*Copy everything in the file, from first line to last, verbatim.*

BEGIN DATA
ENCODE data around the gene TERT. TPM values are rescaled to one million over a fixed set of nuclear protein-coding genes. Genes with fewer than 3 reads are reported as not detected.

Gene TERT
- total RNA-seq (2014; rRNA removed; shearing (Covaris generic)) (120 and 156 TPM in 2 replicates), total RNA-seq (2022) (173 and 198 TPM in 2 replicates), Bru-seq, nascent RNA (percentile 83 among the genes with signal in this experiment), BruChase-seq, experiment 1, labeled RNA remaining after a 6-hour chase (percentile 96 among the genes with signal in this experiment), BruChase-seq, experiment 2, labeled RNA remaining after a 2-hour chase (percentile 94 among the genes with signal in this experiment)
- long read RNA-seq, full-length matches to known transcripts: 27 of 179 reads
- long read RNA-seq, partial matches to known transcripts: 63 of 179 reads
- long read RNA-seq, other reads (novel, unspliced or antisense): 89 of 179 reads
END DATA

ENCODE data around the gene TERT. TPM values are rescaled to one million over a fixed set of nuclear protein-coding genes. Genes with fewer than 3 reads are reported as not detected.

Gene TERT
- total RNA-seq (2014; rRNA removed; shearing (Covaris generic)) (120 and 156 TPM in 2 replicates), total RNA-seq (2022) (173 and 198 TPM in 2 replicates), Bru-seq, nascent RNA (percentile 83 among the genes with signal in this experiment), BruChase-seq, experiment 1, labeled RNA remaining after a 6-hour chase (percentile 96 among the genes with signal in this experiment), BruChase-seq, experiment 2, labeled RNA remaining after a 2-hour chase (percentile 94 among the genes with signal in this experiment)
- long read RNA-seq, full-length matches to known transcripts: 27 of 179 reads
- long read RNA-seq, partial matches to known transcripts: 63 of 179 reads
- long read RNA-seq, other reads (novel, unspliced or antisense): 89 of 179 reads